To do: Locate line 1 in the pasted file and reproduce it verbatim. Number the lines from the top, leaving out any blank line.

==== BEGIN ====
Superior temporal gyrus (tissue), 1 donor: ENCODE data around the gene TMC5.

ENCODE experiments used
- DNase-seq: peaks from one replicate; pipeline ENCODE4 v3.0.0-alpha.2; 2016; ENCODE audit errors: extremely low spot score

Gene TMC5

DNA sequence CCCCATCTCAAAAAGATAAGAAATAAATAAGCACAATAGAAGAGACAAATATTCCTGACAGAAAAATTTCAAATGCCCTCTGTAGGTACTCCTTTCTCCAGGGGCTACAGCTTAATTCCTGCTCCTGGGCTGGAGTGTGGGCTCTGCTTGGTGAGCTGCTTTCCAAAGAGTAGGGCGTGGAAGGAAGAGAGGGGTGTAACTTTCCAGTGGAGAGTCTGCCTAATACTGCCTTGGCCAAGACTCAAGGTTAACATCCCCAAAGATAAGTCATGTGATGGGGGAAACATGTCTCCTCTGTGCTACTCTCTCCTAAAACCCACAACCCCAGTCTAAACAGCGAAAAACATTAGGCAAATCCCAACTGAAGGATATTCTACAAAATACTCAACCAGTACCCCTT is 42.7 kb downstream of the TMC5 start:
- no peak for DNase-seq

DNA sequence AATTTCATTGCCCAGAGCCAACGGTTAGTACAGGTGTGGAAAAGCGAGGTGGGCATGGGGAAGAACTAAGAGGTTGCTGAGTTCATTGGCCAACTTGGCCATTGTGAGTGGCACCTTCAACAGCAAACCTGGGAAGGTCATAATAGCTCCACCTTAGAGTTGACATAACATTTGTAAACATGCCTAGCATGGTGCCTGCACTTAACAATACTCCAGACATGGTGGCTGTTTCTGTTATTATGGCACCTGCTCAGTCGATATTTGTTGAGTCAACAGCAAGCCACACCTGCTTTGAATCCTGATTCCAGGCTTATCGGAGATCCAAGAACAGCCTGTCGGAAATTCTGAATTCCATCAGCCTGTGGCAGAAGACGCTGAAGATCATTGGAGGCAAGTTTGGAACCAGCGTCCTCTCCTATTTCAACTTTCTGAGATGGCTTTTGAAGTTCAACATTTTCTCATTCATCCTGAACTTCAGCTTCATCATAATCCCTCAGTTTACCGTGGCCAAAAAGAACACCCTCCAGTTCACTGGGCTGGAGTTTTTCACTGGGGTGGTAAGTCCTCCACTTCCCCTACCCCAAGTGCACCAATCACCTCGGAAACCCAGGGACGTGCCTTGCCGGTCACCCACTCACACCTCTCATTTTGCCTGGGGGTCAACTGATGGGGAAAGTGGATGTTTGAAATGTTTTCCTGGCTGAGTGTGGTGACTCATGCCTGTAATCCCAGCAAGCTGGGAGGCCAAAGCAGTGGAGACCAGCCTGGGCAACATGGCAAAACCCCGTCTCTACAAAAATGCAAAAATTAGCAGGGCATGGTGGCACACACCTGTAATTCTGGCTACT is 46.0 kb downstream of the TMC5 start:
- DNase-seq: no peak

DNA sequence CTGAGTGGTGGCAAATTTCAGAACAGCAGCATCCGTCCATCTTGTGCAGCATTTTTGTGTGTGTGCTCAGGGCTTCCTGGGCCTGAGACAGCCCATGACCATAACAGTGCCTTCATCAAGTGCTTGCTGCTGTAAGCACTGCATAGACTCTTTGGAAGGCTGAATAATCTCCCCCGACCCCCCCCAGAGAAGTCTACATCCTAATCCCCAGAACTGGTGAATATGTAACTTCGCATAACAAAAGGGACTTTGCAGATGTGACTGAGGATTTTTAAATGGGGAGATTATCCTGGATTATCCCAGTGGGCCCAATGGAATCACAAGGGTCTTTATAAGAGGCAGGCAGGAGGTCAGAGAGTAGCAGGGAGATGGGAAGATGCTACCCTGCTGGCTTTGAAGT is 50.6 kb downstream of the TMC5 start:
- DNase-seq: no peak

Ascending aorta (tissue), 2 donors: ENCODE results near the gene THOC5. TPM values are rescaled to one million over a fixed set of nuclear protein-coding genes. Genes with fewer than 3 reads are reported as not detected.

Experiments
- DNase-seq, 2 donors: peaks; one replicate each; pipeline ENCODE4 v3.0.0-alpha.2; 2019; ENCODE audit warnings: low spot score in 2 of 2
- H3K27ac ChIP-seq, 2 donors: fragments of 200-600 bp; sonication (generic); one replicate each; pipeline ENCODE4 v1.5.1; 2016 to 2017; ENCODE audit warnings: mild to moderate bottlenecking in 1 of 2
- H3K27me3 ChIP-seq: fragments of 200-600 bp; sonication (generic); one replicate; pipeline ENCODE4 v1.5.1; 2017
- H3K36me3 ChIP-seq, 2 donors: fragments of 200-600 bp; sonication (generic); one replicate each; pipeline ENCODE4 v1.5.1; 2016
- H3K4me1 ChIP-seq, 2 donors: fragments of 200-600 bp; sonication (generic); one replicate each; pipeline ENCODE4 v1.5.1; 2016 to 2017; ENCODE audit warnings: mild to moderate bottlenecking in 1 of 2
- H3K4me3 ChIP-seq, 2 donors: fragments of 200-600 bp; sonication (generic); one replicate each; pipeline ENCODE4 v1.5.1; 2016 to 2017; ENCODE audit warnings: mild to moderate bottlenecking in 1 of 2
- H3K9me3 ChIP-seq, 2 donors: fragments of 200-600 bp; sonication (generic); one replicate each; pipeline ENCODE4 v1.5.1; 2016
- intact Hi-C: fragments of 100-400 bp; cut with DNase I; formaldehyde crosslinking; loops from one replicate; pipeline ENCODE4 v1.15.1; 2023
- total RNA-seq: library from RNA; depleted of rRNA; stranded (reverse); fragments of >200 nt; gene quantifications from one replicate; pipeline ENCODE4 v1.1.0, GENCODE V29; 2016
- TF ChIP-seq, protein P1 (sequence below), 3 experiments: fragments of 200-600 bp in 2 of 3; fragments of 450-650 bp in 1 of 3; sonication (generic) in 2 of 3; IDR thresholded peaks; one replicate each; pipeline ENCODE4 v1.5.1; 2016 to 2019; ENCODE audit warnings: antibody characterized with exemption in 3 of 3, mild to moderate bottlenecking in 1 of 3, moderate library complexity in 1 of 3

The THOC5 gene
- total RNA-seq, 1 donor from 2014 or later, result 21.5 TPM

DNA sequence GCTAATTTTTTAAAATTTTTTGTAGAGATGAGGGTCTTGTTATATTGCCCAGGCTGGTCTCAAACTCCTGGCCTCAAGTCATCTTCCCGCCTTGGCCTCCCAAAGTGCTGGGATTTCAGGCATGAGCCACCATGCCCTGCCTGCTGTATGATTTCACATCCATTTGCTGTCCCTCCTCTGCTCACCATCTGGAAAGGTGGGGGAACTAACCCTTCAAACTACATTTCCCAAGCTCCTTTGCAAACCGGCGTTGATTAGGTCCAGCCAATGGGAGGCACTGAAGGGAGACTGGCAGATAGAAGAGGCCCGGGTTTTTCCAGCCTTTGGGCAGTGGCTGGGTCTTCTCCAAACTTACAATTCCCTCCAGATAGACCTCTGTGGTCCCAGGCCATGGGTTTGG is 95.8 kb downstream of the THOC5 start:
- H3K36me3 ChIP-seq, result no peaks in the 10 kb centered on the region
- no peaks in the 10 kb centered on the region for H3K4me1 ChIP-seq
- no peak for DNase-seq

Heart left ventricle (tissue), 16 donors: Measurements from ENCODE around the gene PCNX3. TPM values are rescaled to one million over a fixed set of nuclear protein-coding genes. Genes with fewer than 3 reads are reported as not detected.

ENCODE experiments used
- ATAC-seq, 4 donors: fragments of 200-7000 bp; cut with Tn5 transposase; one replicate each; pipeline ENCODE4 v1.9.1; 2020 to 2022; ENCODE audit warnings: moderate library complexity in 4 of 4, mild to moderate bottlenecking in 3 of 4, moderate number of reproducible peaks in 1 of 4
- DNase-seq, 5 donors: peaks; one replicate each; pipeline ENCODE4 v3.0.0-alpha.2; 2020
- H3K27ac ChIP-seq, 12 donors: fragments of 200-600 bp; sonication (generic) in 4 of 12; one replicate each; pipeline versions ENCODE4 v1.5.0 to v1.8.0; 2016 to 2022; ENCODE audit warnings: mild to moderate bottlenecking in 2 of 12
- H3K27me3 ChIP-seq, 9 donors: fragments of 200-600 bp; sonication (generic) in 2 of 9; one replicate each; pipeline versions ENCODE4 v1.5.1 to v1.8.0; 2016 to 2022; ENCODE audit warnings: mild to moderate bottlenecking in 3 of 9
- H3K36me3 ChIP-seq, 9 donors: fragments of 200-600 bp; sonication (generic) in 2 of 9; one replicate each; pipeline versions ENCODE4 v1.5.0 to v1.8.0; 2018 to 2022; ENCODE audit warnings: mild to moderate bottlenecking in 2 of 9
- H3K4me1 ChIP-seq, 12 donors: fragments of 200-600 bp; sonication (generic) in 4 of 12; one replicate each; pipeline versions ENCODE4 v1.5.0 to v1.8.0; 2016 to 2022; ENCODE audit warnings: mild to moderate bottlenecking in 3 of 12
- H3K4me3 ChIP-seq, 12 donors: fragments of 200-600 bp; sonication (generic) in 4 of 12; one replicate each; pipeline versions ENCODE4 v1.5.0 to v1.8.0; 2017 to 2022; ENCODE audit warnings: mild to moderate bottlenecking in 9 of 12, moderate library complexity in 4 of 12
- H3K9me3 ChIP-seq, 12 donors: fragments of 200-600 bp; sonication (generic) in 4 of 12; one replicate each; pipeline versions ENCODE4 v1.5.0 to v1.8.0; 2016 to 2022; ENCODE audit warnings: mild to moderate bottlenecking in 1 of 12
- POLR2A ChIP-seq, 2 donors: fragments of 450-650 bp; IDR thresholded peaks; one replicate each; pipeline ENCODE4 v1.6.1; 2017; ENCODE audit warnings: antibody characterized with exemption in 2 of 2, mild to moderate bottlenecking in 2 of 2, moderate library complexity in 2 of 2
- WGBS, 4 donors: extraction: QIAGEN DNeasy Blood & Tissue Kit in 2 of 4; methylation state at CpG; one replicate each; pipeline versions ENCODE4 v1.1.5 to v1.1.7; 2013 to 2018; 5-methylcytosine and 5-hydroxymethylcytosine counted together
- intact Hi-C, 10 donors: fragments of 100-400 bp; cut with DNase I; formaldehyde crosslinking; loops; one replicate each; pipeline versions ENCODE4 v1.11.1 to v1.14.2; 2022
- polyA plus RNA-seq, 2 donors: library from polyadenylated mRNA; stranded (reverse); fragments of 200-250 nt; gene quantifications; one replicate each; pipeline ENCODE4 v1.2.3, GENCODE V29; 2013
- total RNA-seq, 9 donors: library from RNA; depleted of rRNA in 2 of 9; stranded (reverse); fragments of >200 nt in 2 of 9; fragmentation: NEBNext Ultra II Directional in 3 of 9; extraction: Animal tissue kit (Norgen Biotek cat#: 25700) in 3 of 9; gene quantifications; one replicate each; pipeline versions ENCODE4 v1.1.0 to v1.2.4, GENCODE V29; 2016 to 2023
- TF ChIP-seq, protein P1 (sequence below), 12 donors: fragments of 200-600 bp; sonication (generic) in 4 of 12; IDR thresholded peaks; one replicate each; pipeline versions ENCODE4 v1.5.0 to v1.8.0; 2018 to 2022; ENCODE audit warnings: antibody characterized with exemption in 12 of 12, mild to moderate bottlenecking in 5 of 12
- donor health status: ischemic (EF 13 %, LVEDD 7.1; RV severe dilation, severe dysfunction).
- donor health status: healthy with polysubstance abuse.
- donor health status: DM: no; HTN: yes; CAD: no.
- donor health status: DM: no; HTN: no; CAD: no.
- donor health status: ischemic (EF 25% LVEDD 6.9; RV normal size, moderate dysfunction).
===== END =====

Superior temporal gyrus (tissue), 1 donor: ENCODE data around the gene TMC5.